Icehouse side is torched for the most part. Views over to Kellner and down Icehouse are torched. Sixshooter side pines are mostly intact with some mixed burn. Trail itself is in decent condition.

    Six Shooter Trail #197
    Always a winner. We thought the 3/4 mile to Ferndale sign was missing a solid mile. Perhap a quarter mile short, the steep grade just feels like an extra mile...lol

    Better than anticipated multiple loop. We lucked out on temps averaging 5 degrees cooler than normal. 5k loops this close to the Sonoran Skillet in late June are likely not this nice.
    Pioneer Trail #196
    rating optionrated 4rated 4rated 4rated 4
    Pinal Signal Peak Loop
    My hiking pals Gallydoll and Dan decided to join me on this loop I put together to beat the PHX heat. Drove out to Globe and then up to Pioneer Pass, the trailhead location. We passed through the NF campground en route and it was over flowing with tents and trucks. With all the people nearby, I was thinking we might not have the solitude I was expecting, but we saw no one on the trail.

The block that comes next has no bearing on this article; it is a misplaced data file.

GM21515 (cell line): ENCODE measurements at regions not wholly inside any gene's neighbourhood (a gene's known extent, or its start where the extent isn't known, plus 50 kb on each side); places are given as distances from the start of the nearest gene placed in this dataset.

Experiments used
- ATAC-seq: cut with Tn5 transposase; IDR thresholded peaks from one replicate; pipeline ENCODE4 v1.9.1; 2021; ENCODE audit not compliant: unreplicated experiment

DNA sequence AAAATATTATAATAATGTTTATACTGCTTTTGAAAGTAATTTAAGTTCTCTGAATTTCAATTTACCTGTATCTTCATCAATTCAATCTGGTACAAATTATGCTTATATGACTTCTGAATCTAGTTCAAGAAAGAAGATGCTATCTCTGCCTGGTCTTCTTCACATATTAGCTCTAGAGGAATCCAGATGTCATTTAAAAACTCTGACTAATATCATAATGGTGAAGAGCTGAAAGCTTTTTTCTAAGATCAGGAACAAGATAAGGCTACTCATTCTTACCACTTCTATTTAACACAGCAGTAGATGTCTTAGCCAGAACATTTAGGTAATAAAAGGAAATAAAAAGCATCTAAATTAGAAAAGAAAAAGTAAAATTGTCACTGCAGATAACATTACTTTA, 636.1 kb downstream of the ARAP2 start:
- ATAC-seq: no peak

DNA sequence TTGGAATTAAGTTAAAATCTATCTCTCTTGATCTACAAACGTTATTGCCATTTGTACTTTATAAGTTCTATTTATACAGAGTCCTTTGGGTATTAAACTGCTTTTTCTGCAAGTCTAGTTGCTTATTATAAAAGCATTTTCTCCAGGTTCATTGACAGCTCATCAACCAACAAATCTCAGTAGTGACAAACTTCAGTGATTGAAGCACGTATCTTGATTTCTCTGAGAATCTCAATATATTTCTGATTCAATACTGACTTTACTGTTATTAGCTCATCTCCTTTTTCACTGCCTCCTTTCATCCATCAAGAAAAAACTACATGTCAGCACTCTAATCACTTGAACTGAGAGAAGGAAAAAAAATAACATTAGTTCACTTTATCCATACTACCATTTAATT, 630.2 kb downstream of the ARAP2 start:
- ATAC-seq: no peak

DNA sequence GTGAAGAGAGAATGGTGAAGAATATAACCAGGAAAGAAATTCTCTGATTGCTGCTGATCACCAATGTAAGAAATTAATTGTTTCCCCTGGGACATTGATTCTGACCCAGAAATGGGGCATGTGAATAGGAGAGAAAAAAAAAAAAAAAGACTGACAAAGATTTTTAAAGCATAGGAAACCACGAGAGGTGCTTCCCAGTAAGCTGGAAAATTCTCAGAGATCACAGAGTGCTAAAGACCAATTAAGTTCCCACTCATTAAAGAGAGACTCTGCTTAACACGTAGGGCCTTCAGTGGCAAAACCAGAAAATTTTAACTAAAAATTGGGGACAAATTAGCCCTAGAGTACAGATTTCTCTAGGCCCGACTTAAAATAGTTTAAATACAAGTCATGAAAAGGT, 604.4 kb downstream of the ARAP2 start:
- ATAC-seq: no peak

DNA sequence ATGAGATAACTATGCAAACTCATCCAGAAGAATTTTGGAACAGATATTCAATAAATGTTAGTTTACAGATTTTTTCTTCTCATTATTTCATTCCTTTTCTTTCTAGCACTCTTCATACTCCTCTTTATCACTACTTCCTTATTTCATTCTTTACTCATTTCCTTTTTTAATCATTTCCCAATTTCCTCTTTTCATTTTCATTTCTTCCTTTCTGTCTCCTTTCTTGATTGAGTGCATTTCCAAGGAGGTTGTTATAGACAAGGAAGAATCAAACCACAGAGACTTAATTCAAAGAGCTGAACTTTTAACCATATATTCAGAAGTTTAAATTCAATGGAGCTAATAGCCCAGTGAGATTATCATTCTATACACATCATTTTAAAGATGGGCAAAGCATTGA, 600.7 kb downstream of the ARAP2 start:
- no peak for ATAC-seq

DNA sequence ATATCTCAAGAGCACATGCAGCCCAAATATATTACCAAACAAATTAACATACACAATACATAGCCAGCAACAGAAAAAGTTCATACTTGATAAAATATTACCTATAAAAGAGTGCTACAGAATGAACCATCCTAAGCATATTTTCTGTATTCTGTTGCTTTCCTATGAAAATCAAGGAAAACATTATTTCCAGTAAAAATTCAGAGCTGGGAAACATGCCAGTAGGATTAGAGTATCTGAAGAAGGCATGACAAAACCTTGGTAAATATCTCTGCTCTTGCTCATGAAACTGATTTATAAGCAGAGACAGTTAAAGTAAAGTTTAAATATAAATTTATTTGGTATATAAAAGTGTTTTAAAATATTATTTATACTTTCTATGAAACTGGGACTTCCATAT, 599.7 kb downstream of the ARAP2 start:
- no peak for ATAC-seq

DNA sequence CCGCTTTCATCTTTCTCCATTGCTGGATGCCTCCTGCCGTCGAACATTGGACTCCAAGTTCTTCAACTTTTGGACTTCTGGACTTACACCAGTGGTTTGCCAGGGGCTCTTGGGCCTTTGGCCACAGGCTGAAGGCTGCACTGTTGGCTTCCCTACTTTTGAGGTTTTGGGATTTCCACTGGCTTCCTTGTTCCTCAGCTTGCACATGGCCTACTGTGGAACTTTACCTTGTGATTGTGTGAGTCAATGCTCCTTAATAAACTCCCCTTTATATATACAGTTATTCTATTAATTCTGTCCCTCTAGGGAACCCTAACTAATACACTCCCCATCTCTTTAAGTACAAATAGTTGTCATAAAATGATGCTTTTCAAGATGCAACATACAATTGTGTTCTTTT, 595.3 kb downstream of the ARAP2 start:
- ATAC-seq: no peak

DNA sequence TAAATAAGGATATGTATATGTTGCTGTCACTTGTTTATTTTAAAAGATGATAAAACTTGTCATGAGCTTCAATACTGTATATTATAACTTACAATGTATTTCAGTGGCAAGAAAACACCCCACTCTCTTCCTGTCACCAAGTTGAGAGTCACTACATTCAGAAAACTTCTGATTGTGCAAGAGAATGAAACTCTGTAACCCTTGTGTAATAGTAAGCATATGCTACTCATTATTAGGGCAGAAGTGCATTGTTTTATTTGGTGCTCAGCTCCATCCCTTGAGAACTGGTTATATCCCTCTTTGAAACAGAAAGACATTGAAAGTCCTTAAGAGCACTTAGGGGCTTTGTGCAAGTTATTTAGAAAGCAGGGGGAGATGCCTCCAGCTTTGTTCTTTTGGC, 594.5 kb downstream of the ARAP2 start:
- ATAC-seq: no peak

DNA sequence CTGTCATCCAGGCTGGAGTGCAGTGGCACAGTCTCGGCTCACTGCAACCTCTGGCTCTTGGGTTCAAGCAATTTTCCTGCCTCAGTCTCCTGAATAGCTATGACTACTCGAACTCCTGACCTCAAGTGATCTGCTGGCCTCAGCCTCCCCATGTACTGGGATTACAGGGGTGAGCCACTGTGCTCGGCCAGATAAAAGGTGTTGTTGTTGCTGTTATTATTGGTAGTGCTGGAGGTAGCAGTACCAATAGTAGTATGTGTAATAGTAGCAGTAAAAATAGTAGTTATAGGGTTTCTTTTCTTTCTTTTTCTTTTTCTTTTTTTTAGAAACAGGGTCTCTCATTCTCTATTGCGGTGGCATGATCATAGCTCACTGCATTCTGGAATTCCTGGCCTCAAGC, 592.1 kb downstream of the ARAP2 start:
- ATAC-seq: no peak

We started up Pioneer Trail (signed as Squaw Spring #196) about 7:30am. Very pleasant ascent passing through thick manzanita groves and tall pines. Checked out a fenced off spring near the top of the trail. After reaching the end of trail #196, we worked our way over to Ferndale Trail #204. Standing at the trail sign, Ferndale didn't look too promising, but once we were on it, we were rewarded with a nice stroll through more tall pines. Just before reaching the intersection of Six Shooter and the end of Ferndale, we spied a whitetail deer tracking our movements along the trail.

    We turned left onto Six Shooter trail #197 for a short jaunt up to the road and then followed the road out to Signal Peak. I was very disappointed to find that the Fire Lookout Tower is closed to visitors.

    We took in the views and returned on the road to Pipeline Trail #193. Pipeline was easy enough to follow, but starting to grow in here and there. After climbing over to a ridgeline, the trail looked like it passed through an engineered break in the fenceline, however, a faint trail, which turned out to be Middle Trail #202, headed east which was more in the direction I was interested in going. Well, faint was the best this trail got. We passed the terminus of Six Shooter and climbed over a bunch of fallen trees to get out to the road.